For a Hillary win, she needs to defend the blue states Obama won in the past as well as win a few swing states in the process. Clinton will have to fight vigorously against her turnout conundrum, as voters are not as ethusiastic to turn out and vote. Luckily for her, she has a strong lead against Trump in Pennsylvania, and with a head start already given to her, she would aim to leave Trump in the rearview mirror.

The election will come down to who can defend their states and convert a few opposing territories to their side. If Trump can do that, he will win. If Clinton can do that, she will win.

For a Trump Win:

If Trump seeks to win this election he must be “The Converter.” With 165 EVs already guaranteed, he has to win at least 105 more. The odds for him are looking slim, but he can still win.

First, he has a few “must wins”: Florida (29 EVs), Ohio (18 EVs), and Iowa (6 EVs) will increase his total up to 218. It’s likely Trump can add Georgia (16 EVs) to his list as well, placing him at 234 – only 36 away from victory. Now, Ohio and Iowa have gone blue in the past, and if he fails to convert these two states, it is unlikely he’ll be the 45th President of the United States. The good news for him is that he is leading in Iowa and fighting for Ohio (it is too close to call).

Florida, too, is a tough state to win; if Florida goes blue, so do his chances. Grab Arizona (11 EVs and leaning Republican) and North Carolina (15 EVs and has vorted Republican in the past), and Trump is only 10 away from victory. The rest of the states are targets Democrats need to defend. Trump’s best chance is to do everything stated above, as well as convert Nevada and Colorado – the two Democratic states he’s polling best in. This will push him past 270 EVs and grant him the keys to the White House. Any of these scenarios (for both Clinton and Trump) could go haywire very quickly. If Trump can convert even more blue states away from Clinton, his chances of winning increase exponentially. The same can be said for Clinton, as she tries to turn red into blue in a state like North Carolina.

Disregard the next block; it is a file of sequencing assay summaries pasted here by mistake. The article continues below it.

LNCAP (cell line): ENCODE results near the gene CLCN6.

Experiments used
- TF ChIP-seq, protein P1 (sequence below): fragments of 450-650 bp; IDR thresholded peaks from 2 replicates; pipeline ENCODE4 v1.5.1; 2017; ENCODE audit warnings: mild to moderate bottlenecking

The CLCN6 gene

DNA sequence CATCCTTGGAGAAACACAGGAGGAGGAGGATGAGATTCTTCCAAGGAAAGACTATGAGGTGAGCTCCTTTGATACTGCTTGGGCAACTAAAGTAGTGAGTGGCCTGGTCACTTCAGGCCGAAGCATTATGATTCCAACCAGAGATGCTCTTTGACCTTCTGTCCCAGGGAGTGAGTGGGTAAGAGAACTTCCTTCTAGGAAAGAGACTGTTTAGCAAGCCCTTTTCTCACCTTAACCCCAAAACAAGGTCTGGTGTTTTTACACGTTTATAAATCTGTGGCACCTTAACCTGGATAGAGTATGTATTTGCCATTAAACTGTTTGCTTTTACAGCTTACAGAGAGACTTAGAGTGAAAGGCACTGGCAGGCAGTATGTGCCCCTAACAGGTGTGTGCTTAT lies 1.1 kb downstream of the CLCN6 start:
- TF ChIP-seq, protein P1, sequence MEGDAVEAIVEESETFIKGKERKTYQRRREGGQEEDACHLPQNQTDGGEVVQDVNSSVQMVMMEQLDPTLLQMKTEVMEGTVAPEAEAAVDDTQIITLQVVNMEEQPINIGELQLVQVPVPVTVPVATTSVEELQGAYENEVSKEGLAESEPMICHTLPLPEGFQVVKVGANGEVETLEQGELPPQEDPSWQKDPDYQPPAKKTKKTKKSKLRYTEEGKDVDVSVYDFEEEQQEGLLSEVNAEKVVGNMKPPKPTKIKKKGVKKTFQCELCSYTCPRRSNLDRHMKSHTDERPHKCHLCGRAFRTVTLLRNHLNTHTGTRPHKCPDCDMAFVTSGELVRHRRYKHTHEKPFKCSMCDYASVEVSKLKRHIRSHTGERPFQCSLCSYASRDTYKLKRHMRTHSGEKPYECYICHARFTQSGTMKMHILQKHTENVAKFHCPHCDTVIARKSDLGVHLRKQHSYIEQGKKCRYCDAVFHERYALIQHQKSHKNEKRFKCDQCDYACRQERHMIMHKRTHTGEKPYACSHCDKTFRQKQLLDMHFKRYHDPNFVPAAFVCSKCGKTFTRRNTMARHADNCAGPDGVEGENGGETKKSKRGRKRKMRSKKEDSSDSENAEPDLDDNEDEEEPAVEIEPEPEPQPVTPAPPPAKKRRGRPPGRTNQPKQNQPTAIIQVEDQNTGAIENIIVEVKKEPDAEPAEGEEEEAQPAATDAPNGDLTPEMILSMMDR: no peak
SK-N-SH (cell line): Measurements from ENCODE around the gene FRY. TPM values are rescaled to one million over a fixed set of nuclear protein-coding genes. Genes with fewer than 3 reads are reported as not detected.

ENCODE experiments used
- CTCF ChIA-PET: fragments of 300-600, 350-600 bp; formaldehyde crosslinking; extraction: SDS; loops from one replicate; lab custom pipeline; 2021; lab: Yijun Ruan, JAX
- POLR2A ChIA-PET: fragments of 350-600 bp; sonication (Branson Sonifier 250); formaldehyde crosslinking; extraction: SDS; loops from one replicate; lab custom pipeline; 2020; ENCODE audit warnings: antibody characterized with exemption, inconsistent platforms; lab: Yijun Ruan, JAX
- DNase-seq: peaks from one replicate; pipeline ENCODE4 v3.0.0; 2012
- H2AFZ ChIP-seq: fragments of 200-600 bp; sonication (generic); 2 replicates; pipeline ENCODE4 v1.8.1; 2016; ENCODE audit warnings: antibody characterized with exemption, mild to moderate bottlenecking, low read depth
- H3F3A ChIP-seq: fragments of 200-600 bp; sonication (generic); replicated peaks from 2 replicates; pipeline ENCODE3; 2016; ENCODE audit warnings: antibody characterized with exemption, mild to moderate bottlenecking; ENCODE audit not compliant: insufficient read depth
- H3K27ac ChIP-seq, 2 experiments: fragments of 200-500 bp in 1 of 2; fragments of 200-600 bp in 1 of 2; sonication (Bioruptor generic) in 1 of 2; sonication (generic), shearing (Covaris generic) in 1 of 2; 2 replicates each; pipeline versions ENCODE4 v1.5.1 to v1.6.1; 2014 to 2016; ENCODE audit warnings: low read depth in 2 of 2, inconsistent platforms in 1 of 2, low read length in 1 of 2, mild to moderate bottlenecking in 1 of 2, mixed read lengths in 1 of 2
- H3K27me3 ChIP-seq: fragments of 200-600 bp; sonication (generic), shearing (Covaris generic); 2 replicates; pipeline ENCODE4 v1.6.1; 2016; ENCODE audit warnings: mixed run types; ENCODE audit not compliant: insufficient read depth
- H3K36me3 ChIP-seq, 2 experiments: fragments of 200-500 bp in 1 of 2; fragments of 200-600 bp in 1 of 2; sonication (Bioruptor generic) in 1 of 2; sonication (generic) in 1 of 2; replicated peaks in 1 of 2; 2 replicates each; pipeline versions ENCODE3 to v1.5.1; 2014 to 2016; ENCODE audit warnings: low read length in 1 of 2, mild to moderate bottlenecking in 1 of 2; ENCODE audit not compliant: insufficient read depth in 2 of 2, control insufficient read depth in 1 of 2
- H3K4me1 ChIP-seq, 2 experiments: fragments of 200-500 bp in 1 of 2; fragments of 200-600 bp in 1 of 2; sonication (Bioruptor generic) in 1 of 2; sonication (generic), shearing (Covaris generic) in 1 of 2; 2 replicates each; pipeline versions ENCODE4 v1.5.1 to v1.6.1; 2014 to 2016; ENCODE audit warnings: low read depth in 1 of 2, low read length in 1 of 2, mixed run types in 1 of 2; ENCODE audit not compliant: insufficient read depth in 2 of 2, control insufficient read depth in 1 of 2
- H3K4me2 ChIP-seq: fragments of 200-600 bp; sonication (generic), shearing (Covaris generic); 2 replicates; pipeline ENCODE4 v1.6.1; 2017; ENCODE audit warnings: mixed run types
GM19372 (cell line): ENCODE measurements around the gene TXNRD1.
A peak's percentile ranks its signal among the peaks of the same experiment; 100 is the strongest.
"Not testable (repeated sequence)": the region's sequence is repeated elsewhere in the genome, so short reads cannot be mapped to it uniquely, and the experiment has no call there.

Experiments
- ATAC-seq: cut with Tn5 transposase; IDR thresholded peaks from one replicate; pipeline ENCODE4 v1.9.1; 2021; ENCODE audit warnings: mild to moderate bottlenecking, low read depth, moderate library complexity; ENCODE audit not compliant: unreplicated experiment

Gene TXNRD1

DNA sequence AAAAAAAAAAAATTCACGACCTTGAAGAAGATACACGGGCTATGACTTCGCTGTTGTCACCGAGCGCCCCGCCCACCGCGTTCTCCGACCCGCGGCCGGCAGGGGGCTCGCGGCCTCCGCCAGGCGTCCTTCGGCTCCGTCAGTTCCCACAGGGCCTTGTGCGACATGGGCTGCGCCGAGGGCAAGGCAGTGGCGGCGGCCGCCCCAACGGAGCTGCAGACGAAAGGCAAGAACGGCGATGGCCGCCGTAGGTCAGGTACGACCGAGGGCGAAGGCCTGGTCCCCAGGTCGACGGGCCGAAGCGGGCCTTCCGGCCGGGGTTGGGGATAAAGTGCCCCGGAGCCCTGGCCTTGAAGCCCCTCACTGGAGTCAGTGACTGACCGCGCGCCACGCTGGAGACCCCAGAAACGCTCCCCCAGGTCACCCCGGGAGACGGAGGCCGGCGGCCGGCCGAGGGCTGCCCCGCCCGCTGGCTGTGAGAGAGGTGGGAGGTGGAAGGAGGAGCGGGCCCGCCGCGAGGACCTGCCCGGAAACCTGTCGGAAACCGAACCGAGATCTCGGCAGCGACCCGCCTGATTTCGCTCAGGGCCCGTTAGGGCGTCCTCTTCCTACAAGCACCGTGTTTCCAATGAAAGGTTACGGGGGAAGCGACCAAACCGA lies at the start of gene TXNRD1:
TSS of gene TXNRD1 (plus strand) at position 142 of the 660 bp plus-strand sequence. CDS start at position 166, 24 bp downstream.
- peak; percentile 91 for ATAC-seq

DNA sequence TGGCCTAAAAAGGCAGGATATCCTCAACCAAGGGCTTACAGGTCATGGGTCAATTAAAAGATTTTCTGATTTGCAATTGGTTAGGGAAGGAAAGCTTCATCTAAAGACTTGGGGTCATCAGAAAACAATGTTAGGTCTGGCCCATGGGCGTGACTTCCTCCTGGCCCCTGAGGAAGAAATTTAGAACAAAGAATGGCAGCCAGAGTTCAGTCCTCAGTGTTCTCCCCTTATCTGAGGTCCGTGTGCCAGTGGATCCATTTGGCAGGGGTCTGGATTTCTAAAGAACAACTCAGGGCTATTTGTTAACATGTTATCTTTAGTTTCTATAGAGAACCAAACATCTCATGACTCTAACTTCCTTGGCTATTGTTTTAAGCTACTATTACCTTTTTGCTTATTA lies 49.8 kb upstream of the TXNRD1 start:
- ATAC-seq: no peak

This election will come down to the difference of only a few electoral votes, and a Trump or Clinton landslide is highly unlikely (no matter how many times fanatics from either side promote the idea). Donald Trump and Hillary Clinton must watch what they say, campaign effectively in strategic states, and pick each other apart to ensure victory. It will be fascinating to see how each state will swing – in favor of a longtime politician who says we’ll be “Stronger Together,” or her polar opposite: a man who lacks the experience but claims he will “Make America Great Again.”

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Casey Kroll

Political Correspondent (Republican) at Filibuster
Casey Kroll is a 17-year-old writer from San Diego, California. Casey is an avid studier of foreign policy. A Republican, Casey is a proud conservative and has a fondness for debating and discussing politics. His favorite political commentators include Ben Shapiro, Dennis Prager, and Charles Krauthammer. He enjoys engaging in robust debate with those who do not share his points of view, and attempts to win over those who disagree. Casey also plays the piano, performs magic, and writes short stories in his free time. He tweets at @casey3040.